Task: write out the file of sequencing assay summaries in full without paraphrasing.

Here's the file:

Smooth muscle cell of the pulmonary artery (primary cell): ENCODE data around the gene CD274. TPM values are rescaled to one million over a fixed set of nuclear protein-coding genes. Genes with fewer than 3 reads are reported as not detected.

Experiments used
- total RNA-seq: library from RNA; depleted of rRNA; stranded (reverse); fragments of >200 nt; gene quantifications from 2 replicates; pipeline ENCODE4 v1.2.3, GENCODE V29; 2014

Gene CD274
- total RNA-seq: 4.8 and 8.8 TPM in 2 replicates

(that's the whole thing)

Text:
Smooth muscle cell of the pulmonary artery (primary cell): ENCODE data around the gene CD274. TPM values are rescaled to one million over a fixed set of nuclear protein-coding genes. Genes with fewer than 3 reads are reported as not detected.

Experiments used
- total RNA-seq: library from RNA; depleted of rRNA; stranded (reverse); fragments of >200 nt; gene quantifications from 2 replicates; pipeline ENCODE4 v1.2.3, GENCODE V29; 2014

Gene CD274
- total RNA-seq: 4.8 and 8.8 TPM in 2 replicates